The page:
“At this stage, we would not take anything off the table,” Bains told reporters, when on pressed on the possibility of contributing astronauts to moon missions. “We demonstrated very clearly we want to work with NASA. We want to work with other allies as well.”

The head of one leading Canadian space technology firm said he and many other business leaders at the conference were surprised by the government’s apparent lack of enthusiasm for Bridenstine’s ambitious request.

“There was a lot of excitement about the opportunity that was clearly being given to Canada here,” Mike Greenley, the president of MDA, said in an interview. “I’m a little bit concerned about that lack of response.”

MDA makes sensors, robots and components for satellites.

Greenley said it is possible the government is still considering its options, but given the urgency of the U.S. timetable, that might not be wise.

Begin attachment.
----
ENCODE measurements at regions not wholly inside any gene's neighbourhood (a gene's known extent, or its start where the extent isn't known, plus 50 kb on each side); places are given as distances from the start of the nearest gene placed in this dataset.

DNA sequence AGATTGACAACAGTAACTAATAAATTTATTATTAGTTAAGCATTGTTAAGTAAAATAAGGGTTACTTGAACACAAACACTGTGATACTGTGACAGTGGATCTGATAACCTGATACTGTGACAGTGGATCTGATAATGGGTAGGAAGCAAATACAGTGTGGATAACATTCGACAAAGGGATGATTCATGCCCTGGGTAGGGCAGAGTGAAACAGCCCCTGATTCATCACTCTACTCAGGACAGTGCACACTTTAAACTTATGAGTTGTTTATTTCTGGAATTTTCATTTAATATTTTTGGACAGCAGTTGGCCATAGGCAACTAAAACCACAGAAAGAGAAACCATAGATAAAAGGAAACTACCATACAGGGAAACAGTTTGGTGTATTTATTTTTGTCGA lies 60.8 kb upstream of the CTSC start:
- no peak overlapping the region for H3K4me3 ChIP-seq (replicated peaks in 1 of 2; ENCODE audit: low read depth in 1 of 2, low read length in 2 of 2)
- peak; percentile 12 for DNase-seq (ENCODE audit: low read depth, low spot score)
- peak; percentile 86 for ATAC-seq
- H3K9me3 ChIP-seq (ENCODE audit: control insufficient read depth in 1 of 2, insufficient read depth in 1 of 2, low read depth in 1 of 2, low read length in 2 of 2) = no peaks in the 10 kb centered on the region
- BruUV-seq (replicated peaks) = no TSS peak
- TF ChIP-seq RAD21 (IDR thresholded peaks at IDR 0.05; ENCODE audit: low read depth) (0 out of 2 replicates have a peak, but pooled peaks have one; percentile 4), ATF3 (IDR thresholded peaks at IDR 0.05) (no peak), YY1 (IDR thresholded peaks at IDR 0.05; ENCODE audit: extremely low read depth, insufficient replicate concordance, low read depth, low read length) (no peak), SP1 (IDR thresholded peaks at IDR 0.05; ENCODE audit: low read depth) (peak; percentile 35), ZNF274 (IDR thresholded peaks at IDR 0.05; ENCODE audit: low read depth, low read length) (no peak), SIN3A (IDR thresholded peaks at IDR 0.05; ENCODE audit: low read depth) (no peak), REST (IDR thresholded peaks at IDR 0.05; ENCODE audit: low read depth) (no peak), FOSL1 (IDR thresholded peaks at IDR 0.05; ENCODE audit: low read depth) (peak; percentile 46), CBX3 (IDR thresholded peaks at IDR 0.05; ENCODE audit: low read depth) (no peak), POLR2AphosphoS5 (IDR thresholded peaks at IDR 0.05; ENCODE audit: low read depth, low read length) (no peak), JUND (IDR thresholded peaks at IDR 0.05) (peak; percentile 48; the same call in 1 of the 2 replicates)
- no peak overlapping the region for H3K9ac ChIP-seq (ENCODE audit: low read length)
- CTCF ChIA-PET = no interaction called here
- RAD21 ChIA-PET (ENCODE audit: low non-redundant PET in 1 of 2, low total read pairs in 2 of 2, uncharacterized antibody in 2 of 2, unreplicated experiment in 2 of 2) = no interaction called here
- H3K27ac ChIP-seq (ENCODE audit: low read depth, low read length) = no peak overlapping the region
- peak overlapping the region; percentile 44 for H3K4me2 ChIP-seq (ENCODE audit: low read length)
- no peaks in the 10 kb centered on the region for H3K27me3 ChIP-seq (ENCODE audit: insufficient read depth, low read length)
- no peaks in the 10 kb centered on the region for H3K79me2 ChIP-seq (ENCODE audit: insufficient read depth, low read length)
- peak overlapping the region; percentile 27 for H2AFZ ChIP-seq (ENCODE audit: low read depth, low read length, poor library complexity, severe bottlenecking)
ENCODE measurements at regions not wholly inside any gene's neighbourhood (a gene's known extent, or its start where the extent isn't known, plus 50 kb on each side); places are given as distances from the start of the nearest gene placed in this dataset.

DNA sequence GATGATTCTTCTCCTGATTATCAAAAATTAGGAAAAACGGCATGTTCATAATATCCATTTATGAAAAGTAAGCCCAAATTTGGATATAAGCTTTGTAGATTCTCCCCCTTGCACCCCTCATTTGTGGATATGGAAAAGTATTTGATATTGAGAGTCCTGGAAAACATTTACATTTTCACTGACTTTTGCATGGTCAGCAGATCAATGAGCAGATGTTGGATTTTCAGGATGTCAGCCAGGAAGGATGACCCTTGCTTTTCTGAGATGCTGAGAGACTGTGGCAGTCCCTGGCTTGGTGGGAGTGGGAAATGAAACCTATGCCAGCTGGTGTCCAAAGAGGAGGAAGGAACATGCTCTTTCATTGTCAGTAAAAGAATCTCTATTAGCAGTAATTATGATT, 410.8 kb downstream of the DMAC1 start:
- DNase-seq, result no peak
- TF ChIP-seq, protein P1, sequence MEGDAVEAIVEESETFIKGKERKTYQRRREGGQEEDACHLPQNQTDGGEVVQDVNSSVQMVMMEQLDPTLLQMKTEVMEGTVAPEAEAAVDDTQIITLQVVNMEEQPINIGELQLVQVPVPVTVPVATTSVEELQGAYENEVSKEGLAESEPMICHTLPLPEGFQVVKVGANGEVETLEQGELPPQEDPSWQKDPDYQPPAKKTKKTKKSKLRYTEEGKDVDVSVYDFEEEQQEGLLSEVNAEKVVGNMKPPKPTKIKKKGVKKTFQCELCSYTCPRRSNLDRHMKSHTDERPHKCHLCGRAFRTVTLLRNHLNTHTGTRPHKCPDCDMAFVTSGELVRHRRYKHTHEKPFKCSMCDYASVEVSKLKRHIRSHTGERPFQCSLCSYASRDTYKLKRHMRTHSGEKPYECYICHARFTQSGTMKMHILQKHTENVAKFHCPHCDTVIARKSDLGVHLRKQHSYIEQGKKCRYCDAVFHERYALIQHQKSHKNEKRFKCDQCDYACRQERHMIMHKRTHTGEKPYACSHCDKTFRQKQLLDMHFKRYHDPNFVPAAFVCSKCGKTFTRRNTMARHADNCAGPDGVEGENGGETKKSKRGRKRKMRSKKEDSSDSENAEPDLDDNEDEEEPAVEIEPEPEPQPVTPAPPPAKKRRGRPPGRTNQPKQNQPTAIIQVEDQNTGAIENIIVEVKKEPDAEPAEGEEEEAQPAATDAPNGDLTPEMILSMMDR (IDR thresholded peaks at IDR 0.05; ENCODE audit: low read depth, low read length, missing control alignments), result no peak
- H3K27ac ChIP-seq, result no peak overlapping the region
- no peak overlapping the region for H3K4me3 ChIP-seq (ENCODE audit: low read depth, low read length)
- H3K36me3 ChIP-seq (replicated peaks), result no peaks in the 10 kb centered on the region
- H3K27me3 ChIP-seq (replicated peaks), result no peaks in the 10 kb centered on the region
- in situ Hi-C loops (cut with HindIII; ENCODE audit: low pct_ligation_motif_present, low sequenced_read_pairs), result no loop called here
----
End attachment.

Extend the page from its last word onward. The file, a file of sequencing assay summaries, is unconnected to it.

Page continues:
“The concern would be if we wait too long we can miss the opportunity,” he said. “We best not ponder this too long.”

Greenley said he’d like to see Canadian astronauts on the moon one day, but to get to that stage Canada needs to participate in NASA’s broader lunar program.

Bridenstine said the return to the moon is a stepping stone to a much more ambitious goal: exploration that could include reaching Mars in the next two decades.

“The moon is, in essence, a proving ground for deeper space exploration,” he said.

Marc Garneau, who was the first Canadian to reach outer space in 1984 and is now Canada’s transport minister, told the conference he wants Canada to continue being a “star player” in all fields of the aerospace industry. But he had no new space initiatives to announce.

On Dec. 3, Canadian astronaut David Saint-Jacques will travel to the International Space Station on his first mission.

Mike Blanchfield, The Canadian Press